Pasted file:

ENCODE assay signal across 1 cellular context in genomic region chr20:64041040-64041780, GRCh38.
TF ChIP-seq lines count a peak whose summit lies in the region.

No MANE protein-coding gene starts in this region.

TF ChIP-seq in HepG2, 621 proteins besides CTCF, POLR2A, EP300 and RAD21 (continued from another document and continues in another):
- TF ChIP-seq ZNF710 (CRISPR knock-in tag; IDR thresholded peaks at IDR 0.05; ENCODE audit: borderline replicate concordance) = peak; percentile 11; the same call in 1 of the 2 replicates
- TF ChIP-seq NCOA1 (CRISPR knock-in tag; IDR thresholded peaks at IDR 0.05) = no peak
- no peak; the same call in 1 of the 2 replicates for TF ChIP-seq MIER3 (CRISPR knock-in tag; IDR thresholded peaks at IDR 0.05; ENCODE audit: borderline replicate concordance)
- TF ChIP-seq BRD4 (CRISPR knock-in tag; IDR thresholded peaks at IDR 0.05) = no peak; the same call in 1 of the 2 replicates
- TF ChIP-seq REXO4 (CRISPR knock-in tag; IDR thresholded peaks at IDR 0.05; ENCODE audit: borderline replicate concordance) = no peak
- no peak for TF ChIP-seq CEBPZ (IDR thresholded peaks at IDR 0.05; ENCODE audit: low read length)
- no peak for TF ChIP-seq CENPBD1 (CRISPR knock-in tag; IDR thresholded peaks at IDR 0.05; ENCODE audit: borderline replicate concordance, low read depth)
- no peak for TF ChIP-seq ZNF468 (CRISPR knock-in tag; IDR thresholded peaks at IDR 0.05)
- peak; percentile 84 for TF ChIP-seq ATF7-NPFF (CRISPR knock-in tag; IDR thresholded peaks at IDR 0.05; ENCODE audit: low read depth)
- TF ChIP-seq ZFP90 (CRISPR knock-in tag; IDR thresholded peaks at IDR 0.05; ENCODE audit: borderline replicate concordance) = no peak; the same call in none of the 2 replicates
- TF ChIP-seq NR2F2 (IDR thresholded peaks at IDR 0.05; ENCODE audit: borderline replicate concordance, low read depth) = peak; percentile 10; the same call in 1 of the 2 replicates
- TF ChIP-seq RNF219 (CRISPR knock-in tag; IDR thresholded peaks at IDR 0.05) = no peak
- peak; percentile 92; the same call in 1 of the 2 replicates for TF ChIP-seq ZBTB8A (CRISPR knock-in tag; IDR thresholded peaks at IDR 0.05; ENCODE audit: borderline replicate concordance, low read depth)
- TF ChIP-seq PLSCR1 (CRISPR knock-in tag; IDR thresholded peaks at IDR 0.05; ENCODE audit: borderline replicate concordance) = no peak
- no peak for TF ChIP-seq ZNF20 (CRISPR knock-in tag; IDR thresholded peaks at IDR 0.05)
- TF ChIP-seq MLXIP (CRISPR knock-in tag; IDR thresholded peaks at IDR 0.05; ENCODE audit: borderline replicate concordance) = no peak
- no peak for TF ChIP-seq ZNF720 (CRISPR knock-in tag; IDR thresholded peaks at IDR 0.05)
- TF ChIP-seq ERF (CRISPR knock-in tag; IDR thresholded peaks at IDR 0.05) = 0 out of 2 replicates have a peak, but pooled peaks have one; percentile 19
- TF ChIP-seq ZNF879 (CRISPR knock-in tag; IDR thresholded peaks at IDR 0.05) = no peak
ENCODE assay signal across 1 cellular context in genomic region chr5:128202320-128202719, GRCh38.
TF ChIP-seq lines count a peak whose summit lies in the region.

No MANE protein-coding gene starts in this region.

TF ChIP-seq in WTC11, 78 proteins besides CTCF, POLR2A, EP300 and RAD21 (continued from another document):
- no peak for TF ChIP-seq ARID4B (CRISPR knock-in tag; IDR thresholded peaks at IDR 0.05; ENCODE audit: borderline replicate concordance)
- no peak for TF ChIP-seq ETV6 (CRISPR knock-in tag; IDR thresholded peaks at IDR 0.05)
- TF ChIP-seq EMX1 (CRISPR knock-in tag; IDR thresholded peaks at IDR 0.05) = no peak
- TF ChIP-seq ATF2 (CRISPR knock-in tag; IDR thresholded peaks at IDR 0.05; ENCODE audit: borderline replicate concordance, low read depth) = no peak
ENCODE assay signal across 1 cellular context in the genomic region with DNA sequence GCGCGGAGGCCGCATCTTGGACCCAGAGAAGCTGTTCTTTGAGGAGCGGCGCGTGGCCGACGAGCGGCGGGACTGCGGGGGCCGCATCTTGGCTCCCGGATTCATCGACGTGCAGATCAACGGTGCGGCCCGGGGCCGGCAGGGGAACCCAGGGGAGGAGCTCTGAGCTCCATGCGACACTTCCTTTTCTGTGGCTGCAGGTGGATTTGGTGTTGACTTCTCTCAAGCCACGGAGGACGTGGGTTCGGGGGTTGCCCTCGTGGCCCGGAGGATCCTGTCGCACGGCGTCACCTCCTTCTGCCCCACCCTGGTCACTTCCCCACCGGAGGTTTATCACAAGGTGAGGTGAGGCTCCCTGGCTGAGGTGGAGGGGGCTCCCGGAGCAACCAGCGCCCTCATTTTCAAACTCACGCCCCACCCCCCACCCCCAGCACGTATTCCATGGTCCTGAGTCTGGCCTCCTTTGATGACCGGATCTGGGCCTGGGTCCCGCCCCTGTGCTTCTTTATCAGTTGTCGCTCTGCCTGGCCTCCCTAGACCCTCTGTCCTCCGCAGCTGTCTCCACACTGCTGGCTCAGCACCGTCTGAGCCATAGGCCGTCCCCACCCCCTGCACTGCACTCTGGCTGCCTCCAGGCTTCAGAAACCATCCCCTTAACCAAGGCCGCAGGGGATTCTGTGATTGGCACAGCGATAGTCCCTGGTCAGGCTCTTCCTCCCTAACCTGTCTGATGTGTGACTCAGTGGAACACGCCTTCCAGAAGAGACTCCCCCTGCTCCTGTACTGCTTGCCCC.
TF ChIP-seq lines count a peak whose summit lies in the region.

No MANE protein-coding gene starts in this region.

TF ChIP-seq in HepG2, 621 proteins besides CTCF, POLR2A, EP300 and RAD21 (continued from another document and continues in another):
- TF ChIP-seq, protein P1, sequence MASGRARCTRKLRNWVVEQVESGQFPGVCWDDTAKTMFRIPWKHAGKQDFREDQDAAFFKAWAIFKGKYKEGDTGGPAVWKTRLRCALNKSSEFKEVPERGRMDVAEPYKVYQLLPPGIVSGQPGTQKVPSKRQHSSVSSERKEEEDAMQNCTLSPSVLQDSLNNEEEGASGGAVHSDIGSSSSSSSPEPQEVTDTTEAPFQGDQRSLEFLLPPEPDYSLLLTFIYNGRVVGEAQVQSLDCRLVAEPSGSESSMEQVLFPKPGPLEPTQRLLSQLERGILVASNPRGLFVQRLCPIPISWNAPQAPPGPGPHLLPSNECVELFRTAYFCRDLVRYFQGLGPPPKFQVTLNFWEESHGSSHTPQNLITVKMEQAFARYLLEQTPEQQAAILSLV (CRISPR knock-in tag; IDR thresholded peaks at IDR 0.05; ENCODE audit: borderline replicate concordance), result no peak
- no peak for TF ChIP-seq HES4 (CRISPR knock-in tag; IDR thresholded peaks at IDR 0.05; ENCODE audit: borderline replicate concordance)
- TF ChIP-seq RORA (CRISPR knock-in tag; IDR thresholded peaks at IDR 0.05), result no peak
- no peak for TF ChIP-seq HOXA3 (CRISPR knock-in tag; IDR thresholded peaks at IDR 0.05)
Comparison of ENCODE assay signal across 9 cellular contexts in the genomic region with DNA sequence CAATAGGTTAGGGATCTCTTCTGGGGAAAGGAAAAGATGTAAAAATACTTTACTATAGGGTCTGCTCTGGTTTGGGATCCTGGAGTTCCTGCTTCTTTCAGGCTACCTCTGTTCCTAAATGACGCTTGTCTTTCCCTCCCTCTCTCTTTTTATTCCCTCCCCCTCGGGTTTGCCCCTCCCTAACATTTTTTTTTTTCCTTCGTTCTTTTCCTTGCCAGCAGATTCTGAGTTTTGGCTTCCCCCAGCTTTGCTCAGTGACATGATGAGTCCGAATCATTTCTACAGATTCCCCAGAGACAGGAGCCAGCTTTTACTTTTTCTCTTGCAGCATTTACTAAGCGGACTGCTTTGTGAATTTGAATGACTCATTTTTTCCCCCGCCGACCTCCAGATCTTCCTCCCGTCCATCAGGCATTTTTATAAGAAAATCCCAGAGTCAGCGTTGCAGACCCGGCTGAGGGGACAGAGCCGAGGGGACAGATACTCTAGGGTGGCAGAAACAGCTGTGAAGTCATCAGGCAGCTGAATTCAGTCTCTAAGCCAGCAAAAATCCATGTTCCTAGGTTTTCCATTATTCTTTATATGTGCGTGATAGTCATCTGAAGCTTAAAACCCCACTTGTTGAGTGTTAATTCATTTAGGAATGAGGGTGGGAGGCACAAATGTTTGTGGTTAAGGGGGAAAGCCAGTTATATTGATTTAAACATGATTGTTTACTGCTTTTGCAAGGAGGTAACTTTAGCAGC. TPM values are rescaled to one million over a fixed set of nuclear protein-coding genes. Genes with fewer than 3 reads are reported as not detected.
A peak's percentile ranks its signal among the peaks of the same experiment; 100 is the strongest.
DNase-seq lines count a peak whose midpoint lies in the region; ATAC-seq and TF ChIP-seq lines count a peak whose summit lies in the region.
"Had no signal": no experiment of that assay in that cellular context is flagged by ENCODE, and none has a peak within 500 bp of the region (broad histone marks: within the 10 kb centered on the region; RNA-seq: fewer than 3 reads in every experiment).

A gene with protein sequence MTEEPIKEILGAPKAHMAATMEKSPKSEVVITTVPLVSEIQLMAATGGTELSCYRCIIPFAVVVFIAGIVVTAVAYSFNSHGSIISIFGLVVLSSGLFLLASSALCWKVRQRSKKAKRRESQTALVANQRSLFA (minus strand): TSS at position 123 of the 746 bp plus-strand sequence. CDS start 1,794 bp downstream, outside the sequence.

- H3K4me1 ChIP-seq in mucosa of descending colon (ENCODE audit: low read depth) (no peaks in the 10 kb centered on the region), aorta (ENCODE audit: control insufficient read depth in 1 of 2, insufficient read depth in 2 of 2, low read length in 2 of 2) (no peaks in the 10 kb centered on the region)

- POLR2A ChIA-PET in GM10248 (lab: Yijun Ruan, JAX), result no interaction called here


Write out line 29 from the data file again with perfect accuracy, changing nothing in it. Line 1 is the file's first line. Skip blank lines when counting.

- no peak for TF ChIP-seq ETV6 (CRISPR knock-in tag; IDR thresholded peaks at IDR 0.05)